To answer the previous question would involve a two-pronged approach with a focus on determining what data is required, and how to obtain that data. During DART investigations, we often get a variety of datasets while entering a customer investigation, such as live feeds and telemetry. We want to pick up everything that is currently in the environment, enumerate directories that we know bad actors like to live in, collect event logs that will potentially show us evidence of historical or current badness, registry keys that we see bad actors like to tamper with, and many more.
We use a tiered data collection model and start by collecting a snapshot of the densest, most indicator-rich data we can from every object and endpoint we can reach. This data is intended to provide information about any known threats, known attack patterns, and many (but not all) indicators of suspicious or anomalous activity. Where systems of interest are identified, we return and collect a larger, more complete dataset of logs and forensic artifacts.
3. How do you extract that data?
Now that you’ve identified the data, you’ll need to capture it using various toolsets, such as a point-in-time snapshot tool or, if the customer doesn’t have one deployed already, an endpoint detection and response tool, such as Microsoft Defender for Endpoint, to obtain the data. From the analytics captured, we can see things that are potentially good, bad, or interesting. Part of this phase also takes data ingestion into account. We consider how the collected data is consumed and how to efficiently separate threats from the background noise of a complex global enterprise.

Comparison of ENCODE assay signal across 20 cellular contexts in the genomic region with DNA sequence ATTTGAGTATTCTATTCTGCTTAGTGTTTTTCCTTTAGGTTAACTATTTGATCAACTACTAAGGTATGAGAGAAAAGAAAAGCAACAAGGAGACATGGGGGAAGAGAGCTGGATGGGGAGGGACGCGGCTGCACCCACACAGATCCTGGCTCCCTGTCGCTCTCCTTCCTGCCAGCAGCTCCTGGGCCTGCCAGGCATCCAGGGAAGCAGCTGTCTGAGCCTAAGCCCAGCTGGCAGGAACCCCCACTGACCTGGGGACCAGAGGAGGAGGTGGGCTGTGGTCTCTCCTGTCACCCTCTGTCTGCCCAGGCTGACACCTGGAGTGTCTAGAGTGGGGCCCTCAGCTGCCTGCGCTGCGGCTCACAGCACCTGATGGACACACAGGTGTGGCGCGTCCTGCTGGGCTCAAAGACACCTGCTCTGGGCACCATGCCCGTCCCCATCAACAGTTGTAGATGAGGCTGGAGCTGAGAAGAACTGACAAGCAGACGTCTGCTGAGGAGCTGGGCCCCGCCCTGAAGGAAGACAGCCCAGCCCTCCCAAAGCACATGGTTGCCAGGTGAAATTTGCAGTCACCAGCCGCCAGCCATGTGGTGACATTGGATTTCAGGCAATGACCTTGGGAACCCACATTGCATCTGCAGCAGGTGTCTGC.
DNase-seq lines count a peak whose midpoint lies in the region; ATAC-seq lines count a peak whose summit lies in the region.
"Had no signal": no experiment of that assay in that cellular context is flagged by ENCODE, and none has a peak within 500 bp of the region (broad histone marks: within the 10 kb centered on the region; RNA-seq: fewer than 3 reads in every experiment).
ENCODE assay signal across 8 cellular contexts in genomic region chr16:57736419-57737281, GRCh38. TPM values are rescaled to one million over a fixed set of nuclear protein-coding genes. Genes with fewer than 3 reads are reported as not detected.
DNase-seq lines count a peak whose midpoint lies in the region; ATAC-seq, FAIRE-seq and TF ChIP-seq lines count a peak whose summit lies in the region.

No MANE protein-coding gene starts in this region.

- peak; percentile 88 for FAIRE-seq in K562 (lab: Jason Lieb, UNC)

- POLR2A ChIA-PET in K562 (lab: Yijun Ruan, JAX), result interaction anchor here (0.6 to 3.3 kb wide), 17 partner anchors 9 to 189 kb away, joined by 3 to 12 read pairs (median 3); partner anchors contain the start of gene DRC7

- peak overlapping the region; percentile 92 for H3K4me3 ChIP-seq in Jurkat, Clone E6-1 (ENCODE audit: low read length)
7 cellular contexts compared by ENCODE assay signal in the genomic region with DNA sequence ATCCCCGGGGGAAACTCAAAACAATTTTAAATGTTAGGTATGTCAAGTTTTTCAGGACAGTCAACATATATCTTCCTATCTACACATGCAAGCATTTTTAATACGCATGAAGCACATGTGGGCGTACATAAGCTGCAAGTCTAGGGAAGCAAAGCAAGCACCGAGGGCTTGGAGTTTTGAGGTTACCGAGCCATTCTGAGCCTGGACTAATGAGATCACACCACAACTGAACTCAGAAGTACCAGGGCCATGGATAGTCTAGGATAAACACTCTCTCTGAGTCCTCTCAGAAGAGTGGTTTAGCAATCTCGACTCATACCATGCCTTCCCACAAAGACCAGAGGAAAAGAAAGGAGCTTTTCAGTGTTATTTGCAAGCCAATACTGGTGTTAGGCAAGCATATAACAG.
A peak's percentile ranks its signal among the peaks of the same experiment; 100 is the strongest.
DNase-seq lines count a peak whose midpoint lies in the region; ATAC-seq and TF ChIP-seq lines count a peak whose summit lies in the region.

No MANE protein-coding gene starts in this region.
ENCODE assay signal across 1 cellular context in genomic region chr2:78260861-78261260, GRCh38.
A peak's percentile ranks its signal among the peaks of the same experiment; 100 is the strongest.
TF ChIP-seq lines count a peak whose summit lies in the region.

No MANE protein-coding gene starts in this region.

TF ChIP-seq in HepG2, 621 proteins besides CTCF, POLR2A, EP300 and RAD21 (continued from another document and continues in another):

4. What does the data tell you?
Looking at the collected data now becomes an exercise in data analytics. It’s a question of evaluating prevalence and frequency by taking everything that occurs within an environment and trying to figure out what belongs and what doesn’t belong. This train of thought can take a handful of different forms, that can be something as simple as “How often does this secure hashing algorithm show up across the entire environment?” to a more nuanced and precise way, such as asking “How often does it show up only on domain controllers? On devices in this organizational unit? How about when it’s seen with this other user account?”
As it turns out, there are a lot of different ways for us to do this counting game. Our role as threat hunters is to figure out the most relevant, high-priority way to account for these interesting findings and see if patterns revealed themselves. We’re looking for indicators of attack or compromise that maybe others haven’t found. It all depends on what data is available to us and understanding it.
Understanding the data
We approach understanding the data by looking for anomalies, the current state, and the absence of data.
Where the rubber meets the road: forming the attack narrative
We believe there’s a clear art and science to threat hunting, but at the end of the day, we seek to understand the anomalies in the acquired evidence. One way we do this is by using the knowledge of what is typical in an environment to identify what isn’t. Understanding the typical scenario and marrying that with the knowledge of threat actor tools, techniques, and processes allows us to gain a deep understanding of the data and the systems we’re looking at. Stringing these anomalies together can then create a pattern of anomalies, helping us form a story using analytical opinions based on facts, also known as the attack narrative.
The ability to identify anomalies makes for an important skill set for an analyst, but understanding the current state is just as crucial. Anomaly-based hunting will be discussed in more detail in the second part of this series when we go into general hunting strategies.
Looking at the current state